16. Do you have anything to back this up with? Does this mean that if the Axis had won the war, what they did would have been moral? I'm not sure what you're saying about Trump. His presidency was made in America. Acting one way or the other about Trump constitutes doing something about what is going on in America, although it has effects elsewhere as well. Trump's emotion-guidedness, erraticness, and being out of his depth are very dangerous. He has acted against individual rights by attacking freedom of movement across borders and by interfering with women's abortion decisions. He has cozied up to authoritarian governments in a way that is probably more harmful than helpful. On the other side of the ledger is his rolling back some regulations, although Gus van Horn had a column arguing that this is a tiny drop in the bucket. Racism consists of thinking of other people or treating them as members of racially defined collectives rather than as individuals. Thinking of other people or treating them as members of collectives of any kind rather than as individuals is evil. It is evil because it distributes judgments, rewards, and, where necessary, punishments according to what other members of a collective are and have done and earned, not according to what each individual is and has done and earned. It is evil because it evades the differences among individuals. As far as racism in particular goes, there is much more individual variation within races then there is statistical difference between races. In trying to communicate with someone, it may be necessary to deal with their emotions. But it is essential to base one's own position on facts and reasoning, and to try to get them to do the same.
  17. Can you derail the train?
  18. One thing that complicates this issue is that government currently owns a lot of things it shouldn't.
  19. Somebody challenged me once with the following. You're driving a car down a mountain road. The brakes fail. You can steer but not slow or stop. You are approaching a bridge packed with kids. Your choices are steer for the bridge and mow down the kids or steer to the side and be killed yourself. He indicated he wouldn't have any respect for anyone whose choice was to steer for the bridge. I tried to explain that this was an abnormal situation with no fully satisfactory outcome and he said he would be perfectly satisfied to steer to the side and die. He had a military background. I don't know to what extent that entered into it.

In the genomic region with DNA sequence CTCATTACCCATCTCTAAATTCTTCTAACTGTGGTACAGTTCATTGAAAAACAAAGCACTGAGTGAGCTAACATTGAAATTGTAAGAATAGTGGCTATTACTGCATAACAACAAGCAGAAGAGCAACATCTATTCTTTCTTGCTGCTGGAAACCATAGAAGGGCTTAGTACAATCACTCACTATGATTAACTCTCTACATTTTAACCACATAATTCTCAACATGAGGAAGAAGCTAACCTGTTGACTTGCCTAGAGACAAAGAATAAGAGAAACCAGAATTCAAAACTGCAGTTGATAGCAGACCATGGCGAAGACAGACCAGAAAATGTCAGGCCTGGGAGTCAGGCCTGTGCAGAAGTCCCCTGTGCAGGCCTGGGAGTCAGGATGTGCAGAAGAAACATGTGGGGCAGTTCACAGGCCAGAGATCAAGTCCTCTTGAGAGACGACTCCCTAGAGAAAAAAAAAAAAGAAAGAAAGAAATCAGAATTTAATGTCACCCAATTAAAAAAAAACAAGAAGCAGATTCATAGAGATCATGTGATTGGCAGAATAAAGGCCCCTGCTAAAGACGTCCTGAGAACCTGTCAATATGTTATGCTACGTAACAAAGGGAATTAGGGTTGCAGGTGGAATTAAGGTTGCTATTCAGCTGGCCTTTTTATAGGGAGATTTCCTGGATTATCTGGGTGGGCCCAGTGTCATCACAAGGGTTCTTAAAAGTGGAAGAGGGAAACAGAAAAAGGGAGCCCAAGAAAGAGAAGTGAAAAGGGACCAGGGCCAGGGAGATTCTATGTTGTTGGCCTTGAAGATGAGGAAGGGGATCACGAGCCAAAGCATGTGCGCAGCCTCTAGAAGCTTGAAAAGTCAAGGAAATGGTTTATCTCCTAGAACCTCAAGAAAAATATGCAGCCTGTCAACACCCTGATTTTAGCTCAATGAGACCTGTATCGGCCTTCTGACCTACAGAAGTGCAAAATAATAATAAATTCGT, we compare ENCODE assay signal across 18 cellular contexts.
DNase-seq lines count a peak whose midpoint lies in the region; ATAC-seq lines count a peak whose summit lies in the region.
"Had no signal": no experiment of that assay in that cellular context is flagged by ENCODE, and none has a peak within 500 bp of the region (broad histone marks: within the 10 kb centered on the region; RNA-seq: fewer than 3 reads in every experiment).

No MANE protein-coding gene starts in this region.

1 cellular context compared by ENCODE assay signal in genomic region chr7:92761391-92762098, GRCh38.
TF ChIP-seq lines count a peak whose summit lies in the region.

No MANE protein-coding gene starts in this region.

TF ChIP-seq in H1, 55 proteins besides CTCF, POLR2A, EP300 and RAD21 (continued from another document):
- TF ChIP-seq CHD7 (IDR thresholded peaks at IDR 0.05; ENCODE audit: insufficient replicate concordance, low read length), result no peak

20. That should be perceive race as a very real concept.
  21. Some of this is starting to get repetitive again. The greatest amount of evil exists in places like North Korea. How can I have a significant effect there? I understand and acknowledge that some people perceive race a a very real concept. They are deluded.
  22. Here's another approach. Man has rights because reason is the primary tool by means of which he lives. So the question becomes, at what point does a fetus or baby start using this tool? Wouldn't that be when he or she starts forming concepts?
  23. How does Nagel, or do you, conclude that it is fundamentally inexplicable? We don't have a full explanation yet, but that doesn't mean an explanation is fundamentally impossible.
  24. That might work. In order for there to be a concept there must be a word symbol. In order to observe that a child has concepts, we must either observe it talking (or perhaps signing, writing, or typing) in concepts or observe it understanding when someone else does. The latter often comes first. I take it you are referring to the potential we know they have, not to their actual performance so far as I at first thought you were. So we can conclude that a newborn is a potential person. But can we conclude that a newborn is an actual person?
  25. David Odden, I didn't mean to be denigrating any concepts. I was just trying to clarify my position by giving examples of concepts that seemed low level to me. "Dog" would certainly qualify as a concept involving low level abstraction and qualifying anyone who understood it as reasoning and therefore actually human. When I wrote of "some amount of abstraction", I was distinguishing concepts from proper names such as "Mama" or "Papa". How is it plain that a newborn is a person but a dog or cat is not? The newborn has much greater potential than the dog or cat, but is there a plain difference in what is actual? The burden-of-proof issue may justify drawing a legal line in a way that probably sets it earlier than actually achieving reason and/or personhood.